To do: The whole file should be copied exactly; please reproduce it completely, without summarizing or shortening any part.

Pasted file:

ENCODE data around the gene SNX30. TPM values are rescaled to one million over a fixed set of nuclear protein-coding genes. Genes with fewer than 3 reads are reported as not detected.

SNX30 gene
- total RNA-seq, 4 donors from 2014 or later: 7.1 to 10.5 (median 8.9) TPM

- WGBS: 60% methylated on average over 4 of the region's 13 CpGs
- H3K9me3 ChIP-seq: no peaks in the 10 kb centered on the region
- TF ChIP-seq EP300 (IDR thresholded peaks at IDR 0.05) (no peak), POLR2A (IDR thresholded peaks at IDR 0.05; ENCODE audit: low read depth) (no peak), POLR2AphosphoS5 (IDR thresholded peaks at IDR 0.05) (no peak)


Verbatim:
ENCODE data around the gene SNX30. TPM values are rescaled to one million over a fixed set of nuclear protein-coding genes. Genes with fewer than 3 reads are reported as not detected.

SNX30 gene
- total RNA-seq, 4 donors from 2014 or later: 7.1 to 10.5 (median 8.9) TPM

- WGBS: 60% methylated on average over 4 of the region's 13 CpGs
- H3K9me3 ChIP-seq: no peaks in the 10 kb centered on the region
- TF ChIP-seq EP300 (IDR thresholded peaks at IDR 0.05) (no peak), POLR2A (IDR thresholded peaks at IDR 0.05; ENCODE audit: low read depth) (no peak), POLR2AphosphoS5 (IDR thresholded peaks at IDR 0.05) (no peak)